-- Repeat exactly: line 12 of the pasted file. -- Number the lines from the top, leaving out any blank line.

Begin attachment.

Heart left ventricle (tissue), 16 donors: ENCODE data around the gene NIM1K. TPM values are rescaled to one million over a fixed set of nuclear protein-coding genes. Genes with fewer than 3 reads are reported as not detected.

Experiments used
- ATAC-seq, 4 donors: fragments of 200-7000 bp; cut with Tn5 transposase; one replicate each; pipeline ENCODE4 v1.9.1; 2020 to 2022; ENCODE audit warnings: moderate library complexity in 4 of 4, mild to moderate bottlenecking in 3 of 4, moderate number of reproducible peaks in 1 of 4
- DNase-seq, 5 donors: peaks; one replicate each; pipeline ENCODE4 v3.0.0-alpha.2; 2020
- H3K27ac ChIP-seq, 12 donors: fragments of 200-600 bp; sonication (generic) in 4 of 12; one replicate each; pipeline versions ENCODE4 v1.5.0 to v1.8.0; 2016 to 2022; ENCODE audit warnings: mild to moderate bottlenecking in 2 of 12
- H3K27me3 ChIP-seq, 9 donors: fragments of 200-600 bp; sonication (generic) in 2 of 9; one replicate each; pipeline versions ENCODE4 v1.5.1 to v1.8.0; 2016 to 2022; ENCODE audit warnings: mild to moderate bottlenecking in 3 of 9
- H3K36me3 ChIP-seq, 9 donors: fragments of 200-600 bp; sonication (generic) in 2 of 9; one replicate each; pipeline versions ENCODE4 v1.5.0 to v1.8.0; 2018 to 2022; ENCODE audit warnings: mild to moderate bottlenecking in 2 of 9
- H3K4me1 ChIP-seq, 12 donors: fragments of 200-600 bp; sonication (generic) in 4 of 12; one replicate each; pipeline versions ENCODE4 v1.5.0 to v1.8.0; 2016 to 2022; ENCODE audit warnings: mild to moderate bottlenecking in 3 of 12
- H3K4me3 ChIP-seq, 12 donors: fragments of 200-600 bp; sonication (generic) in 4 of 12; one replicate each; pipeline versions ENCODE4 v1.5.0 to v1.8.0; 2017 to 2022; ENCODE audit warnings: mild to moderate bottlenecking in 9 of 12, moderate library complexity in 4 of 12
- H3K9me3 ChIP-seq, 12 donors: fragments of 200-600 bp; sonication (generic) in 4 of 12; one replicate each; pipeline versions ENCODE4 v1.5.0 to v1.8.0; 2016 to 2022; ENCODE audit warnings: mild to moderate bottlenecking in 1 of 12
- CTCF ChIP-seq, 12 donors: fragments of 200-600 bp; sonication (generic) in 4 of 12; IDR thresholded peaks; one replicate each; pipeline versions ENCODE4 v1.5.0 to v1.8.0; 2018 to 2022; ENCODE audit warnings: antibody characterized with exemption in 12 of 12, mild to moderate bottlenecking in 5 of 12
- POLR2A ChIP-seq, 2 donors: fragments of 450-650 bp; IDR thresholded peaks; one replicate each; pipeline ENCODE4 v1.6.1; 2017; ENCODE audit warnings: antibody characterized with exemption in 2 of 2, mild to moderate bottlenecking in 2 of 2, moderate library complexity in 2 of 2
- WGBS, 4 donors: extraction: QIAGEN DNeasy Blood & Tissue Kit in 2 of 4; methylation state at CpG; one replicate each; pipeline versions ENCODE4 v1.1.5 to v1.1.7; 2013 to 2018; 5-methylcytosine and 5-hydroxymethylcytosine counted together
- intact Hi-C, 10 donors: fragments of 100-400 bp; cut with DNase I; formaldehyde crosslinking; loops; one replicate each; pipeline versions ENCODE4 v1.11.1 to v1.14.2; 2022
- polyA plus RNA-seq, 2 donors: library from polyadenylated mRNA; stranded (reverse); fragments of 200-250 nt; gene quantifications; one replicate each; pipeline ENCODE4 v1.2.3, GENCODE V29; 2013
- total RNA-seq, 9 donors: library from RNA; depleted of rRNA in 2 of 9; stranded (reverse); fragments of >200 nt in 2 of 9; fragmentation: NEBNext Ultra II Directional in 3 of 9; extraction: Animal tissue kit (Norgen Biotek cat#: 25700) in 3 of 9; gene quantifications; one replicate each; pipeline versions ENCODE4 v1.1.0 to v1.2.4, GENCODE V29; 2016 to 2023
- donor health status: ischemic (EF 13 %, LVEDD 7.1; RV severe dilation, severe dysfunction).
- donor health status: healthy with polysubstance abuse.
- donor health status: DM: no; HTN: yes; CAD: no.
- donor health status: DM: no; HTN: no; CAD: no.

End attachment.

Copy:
- POLR2A ChIP-seq, 2 donors: fragments of 450-650 bp; IDR thresholded peaks; one replicate each; pipeline ENCODE4 v1.6.1; 2017; ENCODE audit warnings: antibody characterized with exemption in 2 of 2, mild to moderate bottlenecking in 2 of 2, moderate library complexity in 2 of 2